The Eight things Employees like in their Managers – A Google Study

March 30th, 2011 by Sarah Green Leave a reply »

Google has been thought of by many as an exceptional place to work. Somewhere that creativity and innovation is harnessed and staff are given time and space to generate ground breaking ideas. With the change in structure and rapid growth, this entrepreneurial environment has significantly changed. A larger company atmosphere has followed and as a result red tape, meeting fatigue and politics has replaced the time to be creative for creative’s sake.

Laszlo Bock, Google’s Head of Human Resources, told The New York Times that “in the Google context, we’d always believed that to be a manager, particularly on the engineering side, you need to be as deep or deeper technical expert than the people who work for you. It turns out that that’s absolutely the least important thing. It’s importance but pales in comparison. Much more important is just making that connection and being accessible.

Project Oxygen was launched following the identification that “the single biggest variable among employees’ reasons for leaving Google was the quality of their managers”. The project was designed to identify leadership qualities which were desirable and transform this information into coaching methodologies that could be replicated across the business to enhance manager performance. Through the analysis of internal surveys and performance management information, the statisticians identified through qualitative and quantitative data that employees wanted to see eight behaviours among their managers, ranked by importance:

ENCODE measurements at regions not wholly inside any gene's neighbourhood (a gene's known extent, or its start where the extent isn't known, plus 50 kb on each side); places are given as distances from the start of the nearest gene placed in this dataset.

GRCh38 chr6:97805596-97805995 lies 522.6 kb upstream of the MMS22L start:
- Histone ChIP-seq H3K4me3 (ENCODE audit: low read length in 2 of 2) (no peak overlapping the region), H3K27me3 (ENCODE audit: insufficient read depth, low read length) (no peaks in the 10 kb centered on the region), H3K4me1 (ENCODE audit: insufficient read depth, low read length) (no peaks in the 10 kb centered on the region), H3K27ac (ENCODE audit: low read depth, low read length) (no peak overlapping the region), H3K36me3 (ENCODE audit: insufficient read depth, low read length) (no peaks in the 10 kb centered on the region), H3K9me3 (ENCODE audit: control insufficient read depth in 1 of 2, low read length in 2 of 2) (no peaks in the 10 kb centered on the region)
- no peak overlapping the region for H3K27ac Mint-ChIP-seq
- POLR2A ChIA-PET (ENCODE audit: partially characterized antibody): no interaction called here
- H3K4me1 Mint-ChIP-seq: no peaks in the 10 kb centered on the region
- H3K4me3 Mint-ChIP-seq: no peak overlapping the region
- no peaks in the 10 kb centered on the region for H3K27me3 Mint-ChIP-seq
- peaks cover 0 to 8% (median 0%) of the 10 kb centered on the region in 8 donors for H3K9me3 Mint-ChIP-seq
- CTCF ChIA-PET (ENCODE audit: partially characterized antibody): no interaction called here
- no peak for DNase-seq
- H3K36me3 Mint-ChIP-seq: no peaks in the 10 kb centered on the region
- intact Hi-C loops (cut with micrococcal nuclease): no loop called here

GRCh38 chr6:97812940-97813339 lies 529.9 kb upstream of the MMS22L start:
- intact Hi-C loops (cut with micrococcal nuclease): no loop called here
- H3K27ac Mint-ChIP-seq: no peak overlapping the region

1. Be a good coach by providing specific feedback and solutions, balancing negative and positive
2. Don’t micromanage but give your team challenging assignments and freedom in completing them
3. Show interest in their general wellbeing
4. Be productive and results-orientated by using your position to help your team achieve what they want
5. Communicate and listen to everyone’s concerns
6. Help your employees with career development
7. Have a clear vision and strategy
8. Have the key technical skills to help the team when necessary

The findings of Google are not uncommon. They have established that a technical expert does not always make the best manager and that when promoted, the skills required to lead a team differ significantly from those of a successful individual contributor. It is therefore important as your top performer’s transition from team member to manager, that they understand the qualities of an inspirational and successful leader; also that organisations help them to achieve their potential through support, personal development and coaching.

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Adapted from Source: Philip Delves Broughton, Evening Standard 21st March 2011

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